news-category: Academics

Gardner-Webb Students Debate Ethics in Democracy and Citizenship in Virtual Ethics Bowl

Nathaniel Qualls, Brandon Richmond, Payton Farley, Kolby Craig, Talia Lofton, and Hudson Myers
The GWU Ethics Bowl Team: (from left) Nathaniel Qualls, Brandon Richmond, Payton Farley, Kolby Craig, Talia Lofton, and Hudson Myers.

North Carolina Independent Colleges and Universities Sponsors 11th Annual Event

BOILING SPRINGS, N.C.—The 11th annual Ethics Bowl sponsored by North Carolina Independent Colleges and Universities (NCICU) was held virtually again this year. The theme for the event was Ethics in Democracy and Citizenship. Gardner-Webb University was one of 13 colleges to participate.

Team members were Nathaniel Qualls, Brandon Richmond, Payton Farley, Kolby Craig, Talia Lofton, and Hudson Myers. The GWU campus coordinators are Professor of Philosophy Perry Hildreth and Assistant Professor of Religious Studies Dr. Anna Sieges-Beal. Because of the virtual format, no overall winner was declared. Judges critiqued the presentations and declared winners in each round. The Gardner-Webb team won a round and lost a round.

“Our students represented us very well in every way!” praised Hildreth. “Dr. Sieges-Beal and I were both very proud of them.”

Team members started preparing and practicing for the event three months ahead of time. They had nine cases to research and get ready to present. They found out which three of the nine cases they would debate on the evening before the Ethics Bowl. The cases they debated were: Whether it is ethical to expand the number of Supreme Court judges; how to ethically amend voting laws; and how to ethically finance political campaigns. 

Loftin, a senior psychology major and American Sign Language minor from Clemmons, N.C., joined the team this year, because her roommate enjoyed and learned from being on the team. Loftin said preparing for the event helped to sharpen her critical thinking skills. She and other team members connected with GWU professors to gain insight into the topics. Loftin explained that the team had five minutes to present its case and each member spent about a minute presenting different sections of the team’s argument.

Ethics Bowl team members (from left) Nathaniel Qualls, Brandon Richmond, Payton Farley, Kolby Craig, Talia Lofton, and Hudson Myers.

Richmond, a sophomore from Salisbury, is double majoring in English and theology/philosophy with the goal of becoming a writer. This is his first year to participate, and he hopes to be a part of the team in the future. “As a philosophy and theology major, I thought it would be a good experience to discuss ethical topics with others,” he observed. “I believed it would give me great insight into how different people think and how ethical problems could be solved. The best part of the experience was gathering together as a group and discussing ethical issues that affect our society and discussing solutions. We often discuss the problems but it was great to talk about solutions.”

Qualls, also a senior psychology major, competed on the team last year and said he likes to engage in debate to increase his knowledge on the chosen subjects. “Participating in the Ethics Bowl was an opportunity to work with very talented students and work towards better understanding of current issues,” he noted. “I was very proud of the team’s participation and performance at the Ethics Bowl. We were all able to maintain a professional demeanor during the debate. I was also proud by the team’s ability to communicate our points and arguments as we had practiced.”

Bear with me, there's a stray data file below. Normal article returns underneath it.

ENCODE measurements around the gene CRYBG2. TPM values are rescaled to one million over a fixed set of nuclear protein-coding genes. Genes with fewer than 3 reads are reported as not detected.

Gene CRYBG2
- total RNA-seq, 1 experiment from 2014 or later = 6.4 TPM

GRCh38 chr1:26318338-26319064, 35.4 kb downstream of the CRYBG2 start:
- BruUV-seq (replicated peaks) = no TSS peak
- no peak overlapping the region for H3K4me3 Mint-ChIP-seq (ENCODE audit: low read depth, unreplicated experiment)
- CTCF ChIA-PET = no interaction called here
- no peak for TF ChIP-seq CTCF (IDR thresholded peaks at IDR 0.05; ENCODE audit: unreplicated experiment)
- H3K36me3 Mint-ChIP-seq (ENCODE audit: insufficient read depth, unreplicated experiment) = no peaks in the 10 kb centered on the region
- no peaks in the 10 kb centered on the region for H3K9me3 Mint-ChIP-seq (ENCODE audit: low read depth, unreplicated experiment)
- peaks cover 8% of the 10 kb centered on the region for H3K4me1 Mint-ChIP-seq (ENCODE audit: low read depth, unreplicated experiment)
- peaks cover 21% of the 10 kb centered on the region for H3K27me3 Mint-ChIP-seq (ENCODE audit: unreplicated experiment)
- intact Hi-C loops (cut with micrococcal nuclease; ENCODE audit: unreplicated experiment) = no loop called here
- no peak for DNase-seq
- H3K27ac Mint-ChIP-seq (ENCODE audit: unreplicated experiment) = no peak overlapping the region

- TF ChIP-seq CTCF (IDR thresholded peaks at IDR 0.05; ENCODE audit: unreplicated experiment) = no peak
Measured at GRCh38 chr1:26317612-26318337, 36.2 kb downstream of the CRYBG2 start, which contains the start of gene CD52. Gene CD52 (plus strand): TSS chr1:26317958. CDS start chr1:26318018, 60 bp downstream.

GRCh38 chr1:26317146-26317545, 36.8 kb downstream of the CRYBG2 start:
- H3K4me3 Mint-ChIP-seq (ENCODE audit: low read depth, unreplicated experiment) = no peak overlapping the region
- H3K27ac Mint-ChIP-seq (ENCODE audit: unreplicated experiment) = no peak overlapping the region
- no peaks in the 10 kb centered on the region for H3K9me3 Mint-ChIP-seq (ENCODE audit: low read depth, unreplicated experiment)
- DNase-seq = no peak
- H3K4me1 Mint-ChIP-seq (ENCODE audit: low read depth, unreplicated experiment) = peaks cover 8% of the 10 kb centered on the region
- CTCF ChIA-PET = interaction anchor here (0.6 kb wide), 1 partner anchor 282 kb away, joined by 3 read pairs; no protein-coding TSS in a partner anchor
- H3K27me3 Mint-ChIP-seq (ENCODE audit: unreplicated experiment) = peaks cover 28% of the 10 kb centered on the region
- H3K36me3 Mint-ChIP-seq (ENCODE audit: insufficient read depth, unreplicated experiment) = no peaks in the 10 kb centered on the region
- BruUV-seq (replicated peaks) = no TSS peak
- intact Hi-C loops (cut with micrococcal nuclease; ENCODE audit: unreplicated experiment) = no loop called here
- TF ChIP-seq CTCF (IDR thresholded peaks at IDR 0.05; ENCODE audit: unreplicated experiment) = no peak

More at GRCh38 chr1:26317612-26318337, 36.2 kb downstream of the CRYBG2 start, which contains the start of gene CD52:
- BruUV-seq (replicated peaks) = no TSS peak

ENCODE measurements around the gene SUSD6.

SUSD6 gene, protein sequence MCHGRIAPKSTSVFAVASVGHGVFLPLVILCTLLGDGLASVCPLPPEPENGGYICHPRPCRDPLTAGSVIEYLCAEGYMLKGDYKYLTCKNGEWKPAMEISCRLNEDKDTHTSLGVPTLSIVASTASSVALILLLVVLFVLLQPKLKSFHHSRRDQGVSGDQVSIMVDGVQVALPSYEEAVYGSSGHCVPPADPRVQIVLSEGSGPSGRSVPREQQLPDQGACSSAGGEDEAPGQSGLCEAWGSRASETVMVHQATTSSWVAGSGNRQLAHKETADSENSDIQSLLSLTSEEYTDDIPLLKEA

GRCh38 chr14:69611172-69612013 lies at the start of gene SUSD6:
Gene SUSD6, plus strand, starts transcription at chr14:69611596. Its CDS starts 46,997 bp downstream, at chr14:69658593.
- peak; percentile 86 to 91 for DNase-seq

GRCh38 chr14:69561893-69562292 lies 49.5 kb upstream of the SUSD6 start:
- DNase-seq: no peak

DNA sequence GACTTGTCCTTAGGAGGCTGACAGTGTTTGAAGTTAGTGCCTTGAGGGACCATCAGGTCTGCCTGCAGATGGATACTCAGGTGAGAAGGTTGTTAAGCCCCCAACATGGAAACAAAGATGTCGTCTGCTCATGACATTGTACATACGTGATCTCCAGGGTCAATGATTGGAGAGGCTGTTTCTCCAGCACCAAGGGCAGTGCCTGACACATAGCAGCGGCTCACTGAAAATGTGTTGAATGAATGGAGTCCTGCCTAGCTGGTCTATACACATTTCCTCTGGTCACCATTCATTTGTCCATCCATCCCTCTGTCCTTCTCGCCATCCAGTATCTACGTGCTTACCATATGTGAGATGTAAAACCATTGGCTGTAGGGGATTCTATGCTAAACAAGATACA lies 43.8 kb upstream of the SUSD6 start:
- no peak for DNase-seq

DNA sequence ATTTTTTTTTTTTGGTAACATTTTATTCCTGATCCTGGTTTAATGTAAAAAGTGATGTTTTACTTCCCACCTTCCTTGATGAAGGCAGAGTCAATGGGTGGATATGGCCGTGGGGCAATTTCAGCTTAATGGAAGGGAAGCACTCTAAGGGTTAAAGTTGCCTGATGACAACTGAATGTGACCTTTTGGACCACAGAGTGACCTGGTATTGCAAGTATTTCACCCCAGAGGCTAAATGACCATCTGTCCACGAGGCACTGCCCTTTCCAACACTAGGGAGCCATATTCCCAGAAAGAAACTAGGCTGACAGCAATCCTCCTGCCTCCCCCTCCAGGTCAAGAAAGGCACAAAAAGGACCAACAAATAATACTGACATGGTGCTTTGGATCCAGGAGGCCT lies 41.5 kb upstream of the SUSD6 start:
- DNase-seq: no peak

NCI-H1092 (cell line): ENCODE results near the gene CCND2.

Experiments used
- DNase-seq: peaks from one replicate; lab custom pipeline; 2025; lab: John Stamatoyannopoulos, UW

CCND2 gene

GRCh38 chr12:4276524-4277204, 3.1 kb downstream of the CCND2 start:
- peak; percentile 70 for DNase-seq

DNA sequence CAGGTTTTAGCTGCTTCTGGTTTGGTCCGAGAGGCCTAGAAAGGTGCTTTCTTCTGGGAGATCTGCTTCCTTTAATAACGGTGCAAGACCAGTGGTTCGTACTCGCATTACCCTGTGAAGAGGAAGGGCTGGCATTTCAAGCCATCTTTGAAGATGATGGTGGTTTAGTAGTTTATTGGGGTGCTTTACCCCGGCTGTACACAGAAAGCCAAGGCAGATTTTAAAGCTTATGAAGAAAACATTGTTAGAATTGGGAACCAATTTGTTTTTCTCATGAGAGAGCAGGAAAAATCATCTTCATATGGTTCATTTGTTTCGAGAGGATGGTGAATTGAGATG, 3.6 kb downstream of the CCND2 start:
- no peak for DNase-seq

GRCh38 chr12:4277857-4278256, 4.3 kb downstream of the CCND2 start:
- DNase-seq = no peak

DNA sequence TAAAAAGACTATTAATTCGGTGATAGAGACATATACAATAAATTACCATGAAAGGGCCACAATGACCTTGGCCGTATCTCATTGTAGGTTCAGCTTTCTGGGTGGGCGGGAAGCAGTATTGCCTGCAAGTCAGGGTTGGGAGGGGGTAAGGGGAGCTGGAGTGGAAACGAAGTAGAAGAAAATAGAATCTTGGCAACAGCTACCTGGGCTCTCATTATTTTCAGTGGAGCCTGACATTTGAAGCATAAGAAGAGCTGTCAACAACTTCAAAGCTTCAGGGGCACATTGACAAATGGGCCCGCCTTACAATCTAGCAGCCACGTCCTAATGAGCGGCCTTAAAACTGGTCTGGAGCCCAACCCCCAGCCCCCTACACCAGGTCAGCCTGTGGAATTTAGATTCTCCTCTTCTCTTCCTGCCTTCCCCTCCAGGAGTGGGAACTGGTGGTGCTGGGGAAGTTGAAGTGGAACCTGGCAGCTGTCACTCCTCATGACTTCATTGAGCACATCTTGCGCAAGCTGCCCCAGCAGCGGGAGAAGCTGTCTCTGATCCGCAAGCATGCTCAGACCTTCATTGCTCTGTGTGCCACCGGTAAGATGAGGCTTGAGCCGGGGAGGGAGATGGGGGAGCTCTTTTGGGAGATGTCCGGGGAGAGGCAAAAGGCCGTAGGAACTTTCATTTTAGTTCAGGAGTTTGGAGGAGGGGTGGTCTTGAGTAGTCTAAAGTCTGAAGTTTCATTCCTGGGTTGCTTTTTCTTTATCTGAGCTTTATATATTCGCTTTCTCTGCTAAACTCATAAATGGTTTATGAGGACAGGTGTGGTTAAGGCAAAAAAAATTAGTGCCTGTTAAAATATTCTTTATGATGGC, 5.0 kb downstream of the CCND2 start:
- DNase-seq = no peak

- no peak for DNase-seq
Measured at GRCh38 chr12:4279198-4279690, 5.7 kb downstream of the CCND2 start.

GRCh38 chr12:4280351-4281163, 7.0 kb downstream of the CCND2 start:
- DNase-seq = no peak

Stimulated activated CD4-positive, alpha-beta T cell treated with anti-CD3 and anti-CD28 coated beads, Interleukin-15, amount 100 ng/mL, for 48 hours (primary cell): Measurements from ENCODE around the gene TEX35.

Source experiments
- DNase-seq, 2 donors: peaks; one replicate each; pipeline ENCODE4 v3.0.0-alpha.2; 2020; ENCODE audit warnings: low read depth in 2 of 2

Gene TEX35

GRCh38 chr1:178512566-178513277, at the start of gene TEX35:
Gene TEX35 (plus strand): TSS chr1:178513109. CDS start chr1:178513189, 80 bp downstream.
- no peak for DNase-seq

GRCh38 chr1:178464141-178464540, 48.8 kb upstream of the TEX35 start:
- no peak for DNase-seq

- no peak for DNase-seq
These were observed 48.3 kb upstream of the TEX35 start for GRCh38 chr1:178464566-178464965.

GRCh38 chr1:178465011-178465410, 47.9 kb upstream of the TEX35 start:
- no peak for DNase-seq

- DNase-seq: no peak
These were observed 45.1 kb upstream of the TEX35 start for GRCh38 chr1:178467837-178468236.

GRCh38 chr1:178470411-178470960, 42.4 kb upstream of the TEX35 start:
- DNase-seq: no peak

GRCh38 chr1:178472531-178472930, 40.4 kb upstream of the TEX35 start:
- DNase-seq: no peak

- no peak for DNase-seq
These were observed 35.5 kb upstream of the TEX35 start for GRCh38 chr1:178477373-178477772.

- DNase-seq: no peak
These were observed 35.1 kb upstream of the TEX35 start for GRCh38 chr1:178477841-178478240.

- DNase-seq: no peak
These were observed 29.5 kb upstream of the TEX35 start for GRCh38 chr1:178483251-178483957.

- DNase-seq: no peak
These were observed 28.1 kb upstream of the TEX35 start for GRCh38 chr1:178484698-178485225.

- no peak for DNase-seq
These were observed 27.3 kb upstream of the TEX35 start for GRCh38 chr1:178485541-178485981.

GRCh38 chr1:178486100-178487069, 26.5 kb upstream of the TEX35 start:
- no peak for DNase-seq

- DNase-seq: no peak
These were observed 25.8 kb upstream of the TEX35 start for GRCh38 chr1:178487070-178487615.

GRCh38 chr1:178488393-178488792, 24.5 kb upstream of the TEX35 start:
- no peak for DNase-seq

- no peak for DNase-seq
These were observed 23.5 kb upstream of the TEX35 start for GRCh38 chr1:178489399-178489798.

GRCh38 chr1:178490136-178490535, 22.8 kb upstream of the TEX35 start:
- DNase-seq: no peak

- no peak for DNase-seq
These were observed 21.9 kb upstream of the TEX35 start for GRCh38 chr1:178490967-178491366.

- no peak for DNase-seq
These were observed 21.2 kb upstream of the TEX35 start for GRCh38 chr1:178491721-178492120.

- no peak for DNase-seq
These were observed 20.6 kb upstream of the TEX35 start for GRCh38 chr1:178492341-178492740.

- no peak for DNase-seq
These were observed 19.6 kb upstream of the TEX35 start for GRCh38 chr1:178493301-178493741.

Farley, a senior biblical studies major and philosophy and ethics minor, also participated in the event last year. “The preparation is the best part of the experience for me,” she reflected. “Both last year and this year, I had such fun with my team when we really got on a roll (during practice). We had these moments where we just shot ideas back and forth for half of our meeting and it was such a good time.”

The NCICU recruits business and government leaders to volunteer as judges and moderators for the matches. Additionally, the Ethics Bowl is made possible by sponsorships that allow students to participate at no cost to themselves or their institutions. These sponsors have continued to support the Ethics Bowl despite the change in format. The Presenting Sponsor is Truist; Benefactors are Sarah West and Tom Dominick; Associate Sponsors are Duke Energy, McMillan Pazdan Smith Architecture, Mount Olive Pickle Co., TIAA, Wren Foundation, A. Hope Williams; and Friends are Cherry Bekaert, Coca-Cola Consolidated, CORT, Fidelity Investments, Gregory Poole, Piedmont Natural Gas, Southern Bank, Wegmans, Melanie Chrisp-Thorpe, Colleen Kinser, and Liz and Stephen Riley.

Gardner-Webb University is North Carolina’s recognized leader in private, Christian higher education. A Carnegie-Classified Doctoral/Professional University, GWU is home to six professional schools, 14 academic departments, more than 80 undergraduate and graduate majors, and a world-class faculty. Located on a beautiful 225-acre campus in Boiling Springs, N.C., Gardner-Webb prepares graduates to impact their chosen professions, equips them with the skills to advance the frontiers of knowledge, and inspires them to make a positive and lasting difference in the lives of others. Ignite your future at

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